For example, as shown above, the Vanguard Target Retirement 2030 Fund (VTHRX), which has a stock/bond mix of 70/30, has a 9% allocation to international bonds—nearly one-third of the total bond allocation.
The yield to maturity for the international bond component fund, Vanguard Total International Bond Index Fund (VTIBX), is only 1%! For a bond fund, the best forecast of expected return is the yield to maturity. By comparison, the yield to maturity for the U.S. bond component fund, Vanguard Total Bond Market II Index Fund (VTBIX), is 3.2%. And the international fund has more risk than the U.S. fund, not less. The most important risk component, interest rate risk, is measured with duration. At a duration of 6.0, the U.S. fund is expected to experience a 6% loss if interest rates move up by 1%. By comparison, the international fund would suffer a 7.7% loss. And the U.S. fund also has better credit quality than the international fund—68.4% in U.S. Government and AAA bonds compared to 21.5% for the international fund.
The Problem with International Bonds
The international bond fund has low yields because so many countries have extremely low government bond yields, especially in Europe and Japan. The graph below shows a history of the declines in the 10-year government bond yields of the three countries that are the largest components of the international bond fund (VTBIX). Japan (20% of the fund) yields -0.04%. France (12.0% of the fund) and Germany (9.5%) yield 0.46% and 0.08% respectively. By comparison, the 10-year U.S. Treasury yield is 2.6%. Recently, about 25% of international government bonds have had a negative yield.
How can bonds have a negative yield? What causes that? I have written before on this subject. To summarize briefly, the explanation lies with government intervention in bond markets. Central banks have become the most important buyers of government debt, and their policy goals drive them to keep buying no matter what the interest rate may be. Also, financial institutions, mostly banks and insurance companies, are pushed to buy government debt by their regulators. The point is that these buyers are not motivated by an arms-length assessment of risk and return. The artificial forces pushing up the prices of these government bonds make them very unattractive to anyone but those motivated by considerations other than economics.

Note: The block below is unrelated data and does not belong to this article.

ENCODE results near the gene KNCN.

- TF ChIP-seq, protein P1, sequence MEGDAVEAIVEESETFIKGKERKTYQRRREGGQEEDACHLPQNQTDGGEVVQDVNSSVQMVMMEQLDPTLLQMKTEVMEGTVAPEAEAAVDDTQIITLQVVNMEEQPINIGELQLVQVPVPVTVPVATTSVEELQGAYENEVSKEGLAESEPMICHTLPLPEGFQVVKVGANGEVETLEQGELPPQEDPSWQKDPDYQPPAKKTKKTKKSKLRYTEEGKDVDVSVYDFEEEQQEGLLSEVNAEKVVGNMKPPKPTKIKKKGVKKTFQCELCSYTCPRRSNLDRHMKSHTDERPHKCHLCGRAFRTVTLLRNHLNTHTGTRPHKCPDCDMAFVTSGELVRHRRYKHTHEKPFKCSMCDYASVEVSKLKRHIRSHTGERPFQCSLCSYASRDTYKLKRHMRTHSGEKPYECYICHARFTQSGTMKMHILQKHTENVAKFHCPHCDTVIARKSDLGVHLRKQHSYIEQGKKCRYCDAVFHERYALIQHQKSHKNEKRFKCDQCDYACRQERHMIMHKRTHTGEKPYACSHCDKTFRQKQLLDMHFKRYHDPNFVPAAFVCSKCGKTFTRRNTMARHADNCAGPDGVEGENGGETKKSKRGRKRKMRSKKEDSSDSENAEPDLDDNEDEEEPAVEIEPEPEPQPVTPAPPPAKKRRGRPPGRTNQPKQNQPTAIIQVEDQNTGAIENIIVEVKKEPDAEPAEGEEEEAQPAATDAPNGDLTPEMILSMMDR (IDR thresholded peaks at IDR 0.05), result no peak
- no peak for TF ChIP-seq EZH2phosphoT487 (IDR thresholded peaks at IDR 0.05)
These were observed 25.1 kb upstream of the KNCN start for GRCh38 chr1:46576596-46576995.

No one else with their eyes open would buy these things. I am sorry to say, it appears that Vanguard’s faith in market efficiency has blinded them to the reality that much of the international bond market is not operating freely. With over $27 billion invested in Vanguard’s Target Date Funds, a lot of investors are (probably unknowingly) being taken for a ride.
Vanguard Target Date Retirement Funds Listed by Vanguard Total International Bond Index Fund (VTIBX) Allocation % (as of 2/28/2019):
|15.60%||Vanguard Target Retirement Income Fund (VTINX)|
|14.20%||Vanguard Target Retirement 2015 Fund (VTXVX)|
|12.00%||Vanguard Target Retirement 2020 Fund (VTWNX)|
|11.00%||Vanguard Target Retirement 2025 Fund (VTTVX)|
|8.80%||Vanguard Target Retirement 2030 Fund (VTHRX)|
|6.60%||Vanguard Target Retirement 2035 Fund (VTTHX)|
|4.60%||Vanguard Target Retirement 2040 Fund (VFORX)|
|2.90%||Vanguard Target Retirement 2045 Fund (VTIVX)|
|2.90%||Vanguard Target Retirement 2050 Fund (VFIFX)|
|2.90%||Vanguard Target Retirement 2055 Fund (VFFVX)|
|2.90%||Vanguard Target Retirement 2060 Fund (VTTSX)|